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"You must go forward on your knees," was the advice Hudson Taylor gave to a young Canadian missionary named Jonathan Goforth. Mr. Goforth faithfully and fervently followed this advice throughout all has missionary endeavors in China. Yet, after thirteen years of faithful praying and preaching, and what most would consider a very successful ministry, Goforth became restless and dissatisfied. It was at this time an unknown party from England began sending pamphlets on the Welsh revival of 1904. Goforth was deeply stirred as he read these accounts. "A new thought, a new conception seemed to come to him of God the Holy Spirit..." He then gave himself to much more prayer and Bible study. Goforth now found himself being driven by a fresh vision, a vision for a mighty outpouring of the Holy Spirit.
Soon he began to meet daily with other missionaries to pray for revival. These men vowed to God and to one another that they would pray until revival came to China. In 1908 Jonathan Goforth's prayers and dreams began to be realized. Goforth began going to different missionary stations and simply led his fellow missionaries in prayer. Then suddenly earnest prayer gave way to the open confession of sin.
It was when the Christians came clean, confessed and forsook their secret sin, that the Holy Spirit rushed in like a mighty wind. Truly it was this open and honest confession of sin that was the most striking feature of the revival. Everywhere Mr. Goforth went revival would spread, and almost always in the same way. First prayer was encourage among the Christians, which then spontaneously led to heart- breaking confessions of sin. And then like a flood, the lost were brought into the kingdom by the thousands. "Men were searched as with fire." One after another broken-hearted believers emptied themselves through the uncovering of all secret sin. Mr. Goforth clearly identified unconfessed sin among Christians as a major hindrance to God-sent revival.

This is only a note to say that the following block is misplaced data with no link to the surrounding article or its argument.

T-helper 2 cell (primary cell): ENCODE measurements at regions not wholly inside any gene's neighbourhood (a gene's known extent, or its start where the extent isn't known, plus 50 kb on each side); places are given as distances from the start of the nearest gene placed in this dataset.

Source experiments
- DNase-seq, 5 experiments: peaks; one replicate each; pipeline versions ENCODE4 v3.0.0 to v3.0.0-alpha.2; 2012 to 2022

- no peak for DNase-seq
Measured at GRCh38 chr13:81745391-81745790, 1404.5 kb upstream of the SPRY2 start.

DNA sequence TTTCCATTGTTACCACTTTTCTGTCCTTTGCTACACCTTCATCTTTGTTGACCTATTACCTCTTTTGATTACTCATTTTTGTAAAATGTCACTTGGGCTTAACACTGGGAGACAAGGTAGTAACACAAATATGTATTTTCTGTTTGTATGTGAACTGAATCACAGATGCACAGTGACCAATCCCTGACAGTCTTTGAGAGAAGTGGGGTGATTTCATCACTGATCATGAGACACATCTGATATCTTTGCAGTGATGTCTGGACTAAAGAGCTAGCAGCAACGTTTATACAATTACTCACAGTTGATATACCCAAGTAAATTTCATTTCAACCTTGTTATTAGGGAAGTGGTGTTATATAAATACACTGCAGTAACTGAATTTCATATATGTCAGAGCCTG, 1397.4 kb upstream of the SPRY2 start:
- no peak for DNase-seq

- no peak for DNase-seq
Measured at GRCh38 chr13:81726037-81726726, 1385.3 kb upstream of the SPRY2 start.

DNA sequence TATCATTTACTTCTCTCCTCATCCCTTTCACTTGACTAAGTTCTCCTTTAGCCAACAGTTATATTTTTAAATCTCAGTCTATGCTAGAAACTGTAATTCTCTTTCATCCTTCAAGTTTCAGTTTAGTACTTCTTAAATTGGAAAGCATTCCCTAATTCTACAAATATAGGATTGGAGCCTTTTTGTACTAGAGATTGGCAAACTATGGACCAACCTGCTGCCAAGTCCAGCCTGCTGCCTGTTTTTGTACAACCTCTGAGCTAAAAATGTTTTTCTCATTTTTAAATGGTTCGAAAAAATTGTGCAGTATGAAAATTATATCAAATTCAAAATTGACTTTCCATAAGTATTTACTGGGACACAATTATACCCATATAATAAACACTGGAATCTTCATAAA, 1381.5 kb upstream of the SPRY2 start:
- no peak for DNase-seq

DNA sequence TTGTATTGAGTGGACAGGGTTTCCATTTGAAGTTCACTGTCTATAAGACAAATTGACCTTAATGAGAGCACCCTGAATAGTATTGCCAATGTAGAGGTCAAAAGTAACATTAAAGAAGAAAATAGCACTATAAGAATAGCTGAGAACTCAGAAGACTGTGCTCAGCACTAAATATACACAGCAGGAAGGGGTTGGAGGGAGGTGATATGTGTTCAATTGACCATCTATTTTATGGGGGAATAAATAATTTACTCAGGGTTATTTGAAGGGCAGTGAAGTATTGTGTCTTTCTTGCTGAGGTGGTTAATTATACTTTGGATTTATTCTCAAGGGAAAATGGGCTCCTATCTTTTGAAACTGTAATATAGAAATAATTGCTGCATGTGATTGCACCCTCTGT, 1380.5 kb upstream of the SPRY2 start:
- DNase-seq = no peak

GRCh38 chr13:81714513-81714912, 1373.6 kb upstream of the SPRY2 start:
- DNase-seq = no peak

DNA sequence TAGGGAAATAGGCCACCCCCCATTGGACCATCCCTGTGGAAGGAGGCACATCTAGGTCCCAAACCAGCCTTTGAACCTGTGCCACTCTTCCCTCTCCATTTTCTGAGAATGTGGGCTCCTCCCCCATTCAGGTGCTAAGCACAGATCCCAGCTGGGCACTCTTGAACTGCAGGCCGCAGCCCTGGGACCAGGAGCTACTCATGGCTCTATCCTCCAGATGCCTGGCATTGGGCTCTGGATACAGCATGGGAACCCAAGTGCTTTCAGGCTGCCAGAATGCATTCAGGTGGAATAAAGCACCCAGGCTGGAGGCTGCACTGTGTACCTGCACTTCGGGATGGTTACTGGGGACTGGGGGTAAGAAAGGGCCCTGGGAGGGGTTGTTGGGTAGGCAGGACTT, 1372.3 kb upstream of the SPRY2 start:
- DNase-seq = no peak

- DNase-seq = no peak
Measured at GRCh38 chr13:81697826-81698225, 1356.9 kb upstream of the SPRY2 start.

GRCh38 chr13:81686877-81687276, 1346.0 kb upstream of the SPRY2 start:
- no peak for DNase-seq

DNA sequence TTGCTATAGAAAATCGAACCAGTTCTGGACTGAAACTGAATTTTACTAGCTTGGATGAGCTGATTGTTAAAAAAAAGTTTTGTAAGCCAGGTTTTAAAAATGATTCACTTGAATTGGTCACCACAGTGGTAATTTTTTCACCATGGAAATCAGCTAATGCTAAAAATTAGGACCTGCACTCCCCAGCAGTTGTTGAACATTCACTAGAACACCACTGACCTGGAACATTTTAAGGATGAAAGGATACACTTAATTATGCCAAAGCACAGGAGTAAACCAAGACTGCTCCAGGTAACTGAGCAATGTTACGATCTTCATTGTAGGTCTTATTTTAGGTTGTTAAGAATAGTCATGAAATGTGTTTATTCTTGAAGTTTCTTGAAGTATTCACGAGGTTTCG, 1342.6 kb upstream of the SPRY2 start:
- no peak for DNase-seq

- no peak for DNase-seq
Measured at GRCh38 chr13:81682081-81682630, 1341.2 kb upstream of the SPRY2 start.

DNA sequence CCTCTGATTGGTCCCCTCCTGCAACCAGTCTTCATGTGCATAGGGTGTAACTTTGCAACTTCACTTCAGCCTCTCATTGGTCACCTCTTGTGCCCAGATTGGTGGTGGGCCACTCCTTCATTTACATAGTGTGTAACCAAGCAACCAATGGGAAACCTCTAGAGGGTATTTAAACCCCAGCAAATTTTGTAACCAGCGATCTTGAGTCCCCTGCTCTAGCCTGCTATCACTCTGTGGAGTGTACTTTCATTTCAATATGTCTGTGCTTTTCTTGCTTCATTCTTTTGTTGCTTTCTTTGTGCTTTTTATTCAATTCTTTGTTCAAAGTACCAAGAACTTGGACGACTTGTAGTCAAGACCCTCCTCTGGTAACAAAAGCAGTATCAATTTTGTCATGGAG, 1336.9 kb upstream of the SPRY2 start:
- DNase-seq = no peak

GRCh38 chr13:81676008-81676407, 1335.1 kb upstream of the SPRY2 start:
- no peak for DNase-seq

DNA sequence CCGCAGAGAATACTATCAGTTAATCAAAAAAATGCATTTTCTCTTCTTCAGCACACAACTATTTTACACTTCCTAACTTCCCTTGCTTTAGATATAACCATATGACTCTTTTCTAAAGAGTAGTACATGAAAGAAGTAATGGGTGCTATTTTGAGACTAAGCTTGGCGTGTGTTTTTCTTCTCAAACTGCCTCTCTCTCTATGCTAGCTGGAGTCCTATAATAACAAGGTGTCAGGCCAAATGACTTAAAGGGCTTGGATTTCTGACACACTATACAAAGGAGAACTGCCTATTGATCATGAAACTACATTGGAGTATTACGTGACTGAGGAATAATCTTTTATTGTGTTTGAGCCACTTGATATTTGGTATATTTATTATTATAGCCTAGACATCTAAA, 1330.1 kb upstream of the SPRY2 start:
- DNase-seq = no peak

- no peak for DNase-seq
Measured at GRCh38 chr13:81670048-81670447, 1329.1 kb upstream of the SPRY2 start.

Walter Phillips describes for us one of Mr. Goforth's revival meetings: "At once, on entering the church one was conscious of something unusual. The place was crowded to the door and tense, reverent attention sat on every face. The people knelt for prayer, silent at first, but soon one here and another there began to pray aloud. The voices grew and gathered volume and blended into a great wave of united supplication that swelled until it was almost a roar. Now I understood why the floor was so wet - the very air was electric and strange thrills coarsed up and down ones body."
When Mr. Goforth preached, "The cross burned like a living fire in the heart of every address." It was the person of Jesus Christ who was exalted throughout the entire revival as a King and Savior who must be reckoned with. In the midst of this great revival Jonathan Goforth clearly saw that all of his previous sweating and striving had reaped only frustration. He came to the firm conviction that revival is only born through humility, faith, prayer and the power of the Holy Ghost. Goforth writes, "If revival is being withheld from us it is because some idol remains still enthroned; because we still insist in placing our reliance in human schemes; because we still refuse to face the unchangeable truth that 'It is not by might, but by My Spirit.'"